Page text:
Many of the countries now proposing the bric have common interests, not least a dislike of U.S. hegemony. But while the enemy of my enemy may be my friend, a successful BRICS needs more than that. It needs genuine aims, rules and commitment. No amount of backslapping and fist-pumping will change that.
India sees China as a strategic rival. It is aggressively positioning itself as a palatable alternative to China for manufacturing. Meanwhile, the skirmishes between India and China on the Tibetan plateau have turned more deadly. If China is promoting a BRICS concept as cover for Chinese hegemony, India is determined to use that same organization to block Chinese influence. Saudi Arabia and Iran feel the same way about each other.
South Africa is rapidly becoming a failed state. Its power crisis threatens value-added exports. How can the country possibly lead any alliance? Mexico? Every Mexican company I talk to tells me how it is expanding in the United States.
Brazil’s President, Luiz Inacio Lula da Silva, recently lamented, “Every night, I ask myself why all countries have to base their trade on the dollar.”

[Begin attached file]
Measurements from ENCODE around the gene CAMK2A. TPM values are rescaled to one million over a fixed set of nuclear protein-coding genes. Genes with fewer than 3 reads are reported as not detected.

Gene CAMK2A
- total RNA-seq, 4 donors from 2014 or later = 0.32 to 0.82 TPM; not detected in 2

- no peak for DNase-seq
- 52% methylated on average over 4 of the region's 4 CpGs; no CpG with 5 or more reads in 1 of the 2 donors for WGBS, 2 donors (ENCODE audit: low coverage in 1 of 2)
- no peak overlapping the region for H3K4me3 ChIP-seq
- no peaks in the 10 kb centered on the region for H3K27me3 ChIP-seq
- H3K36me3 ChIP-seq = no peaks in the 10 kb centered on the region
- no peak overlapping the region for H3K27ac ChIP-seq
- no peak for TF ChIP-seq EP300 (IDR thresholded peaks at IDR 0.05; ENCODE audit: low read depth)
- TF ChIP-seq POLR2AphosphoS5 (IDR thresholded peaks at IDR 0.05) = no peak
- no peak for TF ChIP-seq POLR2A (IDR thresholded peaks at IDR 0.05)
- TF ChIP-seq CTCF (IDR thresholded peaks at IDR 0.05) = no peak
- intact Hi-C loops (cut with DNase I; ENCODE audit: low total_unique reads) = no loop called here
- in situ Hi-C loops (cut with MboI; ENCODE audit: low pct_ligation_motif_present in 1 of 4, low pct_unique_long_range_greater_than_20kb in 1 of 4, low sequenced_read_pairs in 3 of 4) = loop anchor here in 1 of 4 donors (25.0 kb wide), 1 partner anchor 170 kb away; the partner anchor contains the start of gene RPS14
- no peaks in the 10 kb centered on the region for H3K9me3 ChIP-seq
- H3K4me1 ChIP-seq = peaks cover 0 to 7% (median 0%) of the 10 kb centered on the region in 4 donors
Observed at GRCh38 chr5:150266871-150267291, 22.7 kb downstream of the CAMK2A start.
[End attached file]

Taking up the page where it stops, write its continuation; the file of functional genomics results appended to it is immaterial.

Simple answer: Brazilian mining giant Vale SA can sell iron ore to China in Chinese yuan, or renminbi (RMB), all it wants, but what would it do with those RMB afterwards? Vale’s debts are all in U.S. dollars. The heavy construction equipment the company uses is often built by Caterpillar Inc. or Japan’s Komatsu Ltd., so Vale needs dollars and yen to buy it. RMB is valueless for Vale’s operations in Sudbury or Sulawesi (part of Indonesia).
Meanwhile, China has bought considerable influence outside of BRICS via its “One Belt, One Road” initiative, which invests in more than 150 countries. Why would China give that influence away to others via BRICS?
I’ll take our problems over theirs any day.